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AcuSolve and Gridgen Get Hearts Pumping

Researchers at Pennsylvania State University are using computational fluid dynamics (CFD) to analyze and help redesign an artificial heart. The 50cc Penn State Left Ventricular Assist Device (LVAD) is a positive-displacement type pump containing two valves and one pusher-plate. It was scaled from the larger, 70cc LionHeart, which is intended for use in patients weighing more than 70 kg.

An overset grid was used for steady CFD analysis. +
Heart Valve Grid

The objectives of the current work are (1) development of a CFD methodology for modeling piston motion and valve closure, (2) model validation through comparison with previously obtained particle image velocimetry (PIV) data, and (3) advancement of understanding of flow physics.

Two separate computational analyses were undertaken during the course of the current work, with the goal of building towards a fully dynamic analysis of a pulsing cycle. The first series of calculations investigated the flow through the LVAD when a steady flow was forced through the device by means of an external pump. Here, the piston was locked in the fully expanded position and the valves remained fully opened.

The second set of computations performed an unsteady analysis of the full pumping cycle of the LVAD. The pulsatile computations required modeling of both the valve closure (to maintain properly directed bulk flow) and the pusher-plate motion (to drive the flow field).

A hybrid mesh was used for unsteady CFD analysis. +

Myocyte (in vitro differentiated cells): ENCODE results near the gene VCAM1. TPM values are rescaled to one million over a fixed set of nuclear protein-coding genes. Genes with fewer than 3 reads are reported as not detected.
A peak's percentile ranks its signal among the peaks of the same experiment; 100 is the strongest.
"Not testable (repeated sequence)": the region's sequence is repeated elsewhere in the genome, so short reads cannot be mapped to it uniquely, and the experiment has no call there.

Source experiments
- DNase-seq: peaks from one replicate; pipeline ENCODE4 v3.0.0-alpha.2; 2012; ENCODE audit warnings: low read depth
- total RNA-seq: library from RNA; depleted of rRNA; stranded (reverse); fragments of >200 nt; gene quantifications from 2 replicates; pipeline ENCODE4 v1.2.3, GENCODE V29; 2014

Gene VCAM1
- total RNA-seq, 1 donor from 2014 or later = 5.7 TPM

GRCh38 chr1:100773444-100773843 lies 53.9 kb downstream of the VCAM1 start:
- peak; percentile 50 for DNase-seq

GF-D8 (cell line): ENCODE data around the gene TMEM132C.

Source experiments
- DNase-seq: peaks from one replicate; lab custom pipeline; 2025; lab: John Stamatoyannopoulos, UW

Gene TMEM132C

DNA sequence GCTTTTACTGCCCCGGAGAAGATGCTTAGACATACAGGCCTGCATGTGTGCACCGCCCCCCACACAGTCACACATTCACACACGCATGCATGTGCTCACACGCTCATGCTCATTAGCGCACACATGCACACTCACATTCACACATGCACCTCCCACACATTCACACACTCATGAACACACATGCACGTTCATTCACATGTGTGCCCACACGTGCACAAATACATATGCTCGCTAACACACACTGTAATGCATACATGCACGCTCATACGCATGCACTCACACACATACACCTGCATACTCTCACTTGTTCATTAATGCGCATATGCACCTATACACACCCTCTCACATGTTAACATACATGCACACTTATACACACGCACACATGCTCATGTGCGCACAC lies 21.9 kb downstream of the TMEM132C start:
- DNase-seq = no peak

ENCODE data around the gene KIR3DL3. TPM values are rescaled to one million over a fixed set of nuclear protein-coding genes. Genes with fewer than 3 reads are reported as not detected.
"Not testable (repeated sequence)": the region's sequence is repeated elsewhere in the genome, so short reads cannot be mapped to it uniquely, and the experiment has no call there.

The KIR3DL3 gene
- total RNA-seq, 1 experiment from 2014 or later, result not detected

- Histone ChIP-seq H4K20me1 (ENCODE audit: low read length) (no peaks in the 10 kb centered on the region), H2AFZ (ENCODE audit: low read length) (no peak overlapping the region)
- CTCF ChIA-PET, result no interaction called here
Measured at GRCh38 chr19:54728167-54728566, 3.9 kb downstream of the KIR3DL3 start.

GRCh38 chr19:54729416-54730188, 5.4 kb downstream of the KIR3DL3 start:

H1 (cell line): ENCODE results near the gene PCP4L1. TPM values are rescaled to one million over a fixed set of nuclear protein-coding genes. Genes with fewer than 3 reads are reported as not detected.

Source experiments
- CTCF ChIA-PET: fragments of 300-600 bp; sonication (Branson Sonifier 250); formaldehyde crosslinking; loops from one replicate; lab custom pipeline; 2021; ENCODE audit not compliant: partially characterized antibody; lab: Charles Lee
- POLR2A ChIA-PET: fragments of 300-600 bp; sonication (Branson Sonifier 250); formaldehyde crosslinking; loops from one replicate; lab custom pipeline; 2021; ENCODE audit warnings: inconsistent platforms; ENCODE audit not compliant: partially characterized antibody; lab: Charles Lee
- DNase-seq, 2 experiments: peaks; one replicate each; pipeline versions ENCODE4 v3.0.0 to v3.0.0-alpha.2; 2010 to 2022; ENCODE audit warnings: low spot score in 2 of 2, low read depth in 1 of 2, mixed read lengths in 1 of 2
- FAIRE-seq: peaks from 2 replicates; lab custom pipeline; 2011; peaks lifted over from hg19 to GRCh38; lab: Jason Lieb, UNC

Heart Valve Grid

The pulsatile analysis used the commercial flow code AcuSolve from ACUSIM Software, Inc. to solve the time accurate Navier-Stokes equations. AcuSolve, a finite element CFD solver based on a Galerkin/Least-Squares formulation, is second-order accurate in space and time and supports a variety of element types. It contains a native fluid-structure interaction capability along with a discontinuous Galerkin method for sliding mesh simulations.

Gridgen was used to create all of the CFD meshes used in this work. Meshes for both the steady and unsteady simulations used a near wall spacing of 0.001 inches. The computational meshes were simplified to a degree in the vicinity of the valves. The steady-flow simulations used a structured overset mesh to discretize the complex three-dimensional geometry.

The pulsatile-flow simulations used an unstructured mesh containing tetrahedral, brick and pyramid elements. Brick elements were used to obtain adequate near wall resolution on the wetted surfaces. To expedite the initial time accurate computations, the pulsatile-flow mesh was coarsened relative to the steady flow mesh. This mesh contained approximately 547,000 grid points.

There was very good qualitative agreement between the experiments and computations. The primary difference occurred in the minor orifice jet, potentially due to the valve support strut being neglected in the computational model.

Comparison of experimental and computational velocity at two locations in the LVAD with the mitral valve at a 45-degree orientation. +
Heart Valve Flow

Despite the approximations made in the current work, the overall agreement with in vitro experimental data was high. This illustrates that CFD methodology is useful for the stated objectives and provides a starting point for higher fidelity simulations in the future accounting for low-Reynolds turbulence modeling, non-Newtonian blood rheology and fluid-structure interaction.

This article by Richard B. Medvitz and Eric Paterson from The Pennsylvania State University is also available in PDF form.